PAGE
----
I’m a 56-year-old IT worker who got laid off last year and has been unemployed ever since. I have a hunch I’m not finding work due to ageism. How do I prove it?

Research shows that after the Great Recession, it took older workers who were displaced about twice as long to find a new job as younger workers.

Workers aged 50 and over have a harder time finding work than younger workers, research shows.
Meanwhile, surveys suggest that this group believes they face age bias in the workplace.
Here, an expert shares how workers can prove they were discriminated against in hiring decisions. 

 I’m a 56-year-old IT specialist with a solid track record and resume, and I’ve been unemployed for over a year. I estimate I’ve applied to over 300 jobs. I’m not sure why I’m not getting them, but I suspect ageism has something to do with it. 

Last October, I was laid off from a major computer company, where I’d worked for five years, as part of a corporate realignment. Before that, I’d worked at another big tech company for 20 years.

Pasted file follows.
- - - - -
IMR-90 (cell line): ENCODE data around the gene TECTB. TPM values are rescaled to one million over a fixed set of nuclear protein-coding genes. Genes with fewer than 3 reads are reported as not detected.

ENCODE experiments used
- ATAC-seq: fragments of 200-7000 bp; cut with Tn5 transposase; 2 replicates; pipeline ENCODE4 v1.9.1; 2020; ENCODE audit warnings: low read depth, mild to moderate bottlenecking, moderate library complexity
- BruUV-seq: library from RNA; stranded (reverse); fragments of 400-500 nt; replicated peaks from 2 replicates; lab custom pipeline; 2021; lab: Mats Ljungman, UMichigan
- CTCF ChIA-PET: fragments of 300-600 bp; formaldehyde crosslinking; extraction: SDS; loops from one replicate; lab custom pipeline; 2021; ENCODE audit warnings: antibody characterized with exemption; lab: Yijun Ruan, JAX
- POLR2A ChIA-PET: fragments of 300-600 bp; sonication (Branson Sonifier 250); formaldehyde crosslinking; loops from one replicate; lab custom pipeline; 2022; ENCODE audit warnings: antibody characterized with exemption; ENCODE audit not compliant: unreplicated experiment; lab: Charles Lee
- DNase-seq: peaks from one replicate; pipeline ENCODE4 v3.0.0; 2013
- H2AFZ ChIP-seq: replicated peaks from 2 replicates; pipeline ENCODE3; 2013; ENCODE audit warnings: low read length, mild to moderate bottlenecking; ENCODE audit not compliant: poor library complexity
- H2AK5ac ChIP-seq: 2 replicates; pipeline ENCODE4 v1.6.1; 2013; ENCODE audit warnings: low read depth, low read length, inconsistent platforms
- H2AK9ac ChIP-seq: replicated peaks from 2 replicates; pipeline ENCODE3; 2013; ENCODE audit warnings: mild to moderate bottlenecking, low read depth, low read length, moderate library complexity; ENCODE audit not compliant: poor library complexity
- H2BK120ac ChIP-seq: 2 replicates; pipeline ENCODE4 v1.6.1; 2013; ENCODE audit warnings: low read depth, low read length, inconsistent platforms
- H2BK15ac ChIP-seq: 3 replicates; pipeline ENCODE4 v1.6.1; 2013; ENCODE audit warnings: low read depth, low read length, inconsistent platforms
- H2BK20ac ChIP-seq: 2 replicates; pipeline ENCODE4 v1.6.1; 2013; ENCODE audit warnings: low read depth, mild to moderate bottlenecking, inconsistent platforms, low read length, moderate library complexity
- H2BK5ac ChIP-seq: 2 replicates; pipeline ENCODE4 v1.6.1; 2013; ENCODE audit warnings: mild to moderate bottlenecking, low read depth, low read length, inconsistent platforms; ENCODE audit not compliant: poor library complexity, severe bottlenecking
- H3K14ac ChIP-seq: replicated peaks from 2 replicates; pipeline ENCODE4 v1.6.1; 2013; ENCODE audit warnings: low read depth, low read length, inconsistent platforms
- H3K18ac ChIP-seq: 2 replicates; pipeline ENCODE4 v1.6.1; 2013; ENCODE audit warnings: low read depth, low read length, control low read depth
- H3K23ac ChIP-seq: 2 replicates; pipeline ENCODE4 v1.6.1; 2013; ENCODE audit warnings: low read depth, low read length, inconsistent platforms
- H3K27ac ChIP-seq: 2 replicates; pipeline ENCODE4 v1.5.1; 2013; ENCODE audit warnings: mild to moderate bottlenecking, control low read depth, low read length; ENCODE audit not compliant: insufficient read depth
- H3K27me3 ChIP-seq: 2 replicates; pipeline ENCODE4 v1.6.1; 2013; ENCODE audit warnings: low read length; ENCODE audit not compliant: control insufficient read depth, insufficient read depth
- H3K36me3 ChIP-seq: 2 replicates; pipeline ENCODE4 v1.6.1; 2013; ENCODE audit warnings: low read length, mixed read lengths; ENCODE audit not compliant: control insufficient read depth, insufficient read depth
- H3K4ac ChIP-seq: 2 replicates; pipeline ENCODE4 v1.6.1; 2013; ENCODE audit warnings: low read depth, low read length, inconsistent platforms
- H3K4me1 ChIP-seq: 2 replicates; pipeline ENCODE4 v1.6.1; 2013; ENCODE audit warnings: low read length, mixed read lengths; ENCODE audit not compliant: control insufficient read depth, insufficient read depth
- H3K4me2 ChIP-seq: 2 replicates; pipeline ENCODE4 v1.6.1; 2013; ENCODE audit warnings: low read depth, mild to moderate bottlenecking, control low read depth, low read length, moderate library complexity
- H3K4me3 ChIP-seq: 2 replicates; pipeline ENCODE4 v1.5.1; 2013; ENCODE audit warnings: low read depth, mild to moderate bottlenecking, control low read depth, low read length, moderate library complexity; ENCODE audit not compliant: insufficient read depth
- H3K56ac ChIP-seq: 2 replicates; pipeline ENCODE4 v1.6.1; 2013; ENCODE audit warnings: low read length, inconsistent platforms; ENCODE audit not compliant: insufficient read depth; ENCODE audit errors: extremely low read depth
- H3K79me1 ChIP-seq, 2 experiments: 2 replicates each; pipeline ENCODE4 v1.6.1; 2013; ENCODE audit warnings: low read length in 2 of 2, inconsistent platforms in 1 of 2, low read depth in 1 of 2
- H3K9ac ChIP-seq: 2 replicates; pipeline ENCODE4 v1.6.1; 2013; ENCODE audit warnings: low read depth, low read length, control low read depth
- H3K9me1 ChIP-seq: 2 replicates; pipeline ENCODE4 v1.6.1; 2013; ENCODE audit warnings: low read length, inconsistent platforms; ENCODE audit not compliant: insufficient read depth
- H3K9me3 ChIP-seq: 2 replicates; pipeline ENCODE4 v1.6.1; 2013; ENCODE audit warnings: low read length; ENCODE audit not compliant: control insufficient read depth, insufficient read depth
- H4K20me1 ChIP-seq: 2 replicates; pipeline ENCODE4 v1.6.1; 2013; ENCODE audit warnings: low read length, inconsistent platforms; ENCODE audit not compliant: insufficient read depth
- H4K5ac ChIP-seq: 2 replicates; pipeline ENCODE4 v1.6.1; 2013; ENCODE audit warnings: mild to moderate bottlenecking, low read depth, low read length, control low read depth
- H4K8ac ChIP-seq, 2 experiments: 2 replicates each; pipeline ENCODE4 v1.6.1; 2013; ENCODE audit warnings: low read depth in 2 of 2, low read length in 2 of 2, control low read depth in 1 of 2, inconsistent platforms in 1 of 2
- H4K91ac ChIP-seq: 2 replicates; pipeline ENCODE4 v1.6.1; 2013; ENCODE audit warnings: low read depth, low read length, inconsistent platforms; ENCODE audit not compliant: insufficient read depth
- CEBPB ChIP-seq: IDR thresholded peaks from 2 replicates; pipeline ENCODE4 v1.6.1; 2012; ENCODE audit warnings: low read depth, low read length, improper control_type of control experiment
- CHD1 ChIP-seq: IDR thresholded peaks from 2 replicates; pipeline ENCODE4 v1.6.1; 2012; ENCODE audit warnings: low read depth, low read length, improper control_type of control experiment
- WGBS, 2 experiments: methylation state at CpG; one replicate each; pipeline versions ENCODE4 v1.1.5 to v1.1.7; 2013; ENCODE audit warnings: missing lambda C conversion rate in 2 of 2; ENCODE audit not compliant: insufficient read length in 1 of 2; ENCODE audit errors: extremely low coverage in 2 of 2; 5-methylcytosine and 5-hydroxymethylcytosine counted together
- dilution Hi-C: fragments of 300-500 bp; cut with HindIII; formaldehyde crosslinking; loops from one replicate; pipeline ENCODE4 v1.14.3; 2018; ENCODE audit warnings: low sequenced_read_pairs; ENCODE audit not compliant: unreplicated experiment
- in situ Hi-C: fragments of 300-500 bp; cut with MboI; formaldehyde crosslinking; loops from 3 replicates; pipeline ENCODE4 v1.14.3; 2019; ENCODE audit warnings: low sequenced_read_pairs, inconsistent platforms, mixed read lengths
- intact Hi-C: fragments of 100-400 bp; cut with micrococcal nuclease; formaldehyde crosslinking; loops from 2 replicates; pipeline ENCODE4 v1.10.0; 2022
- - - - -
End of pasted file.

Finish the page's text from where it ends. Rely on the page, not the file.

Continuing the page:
I apply for every job for which I’m remotely qualified. And I’ve had exactly 31 interviews, most with frontline recruiters. I’ve been a finalist for a job a few times, but it’s always gone to someone else, often decades younger.

I’ve lowered my expectations and I’m still not having any luck. One company offered me a help desk position for half the salary I was making. A recruiting coach suggested removing all dates from my resume and hinted that I start dying my hair. 

I see my age and experience as an asset and it bothers me that companies don’t. I want to call them out on their prejudice. What can I do?

Ours is a youth-obsessed culture and the workplace is no exception. A 2022 survey from AARP of nearly 3,000 of its members found that roughly two-thirds of workers over the age of 50 say they believe older employees face age discrimination …read more

Source:: Businessinsider

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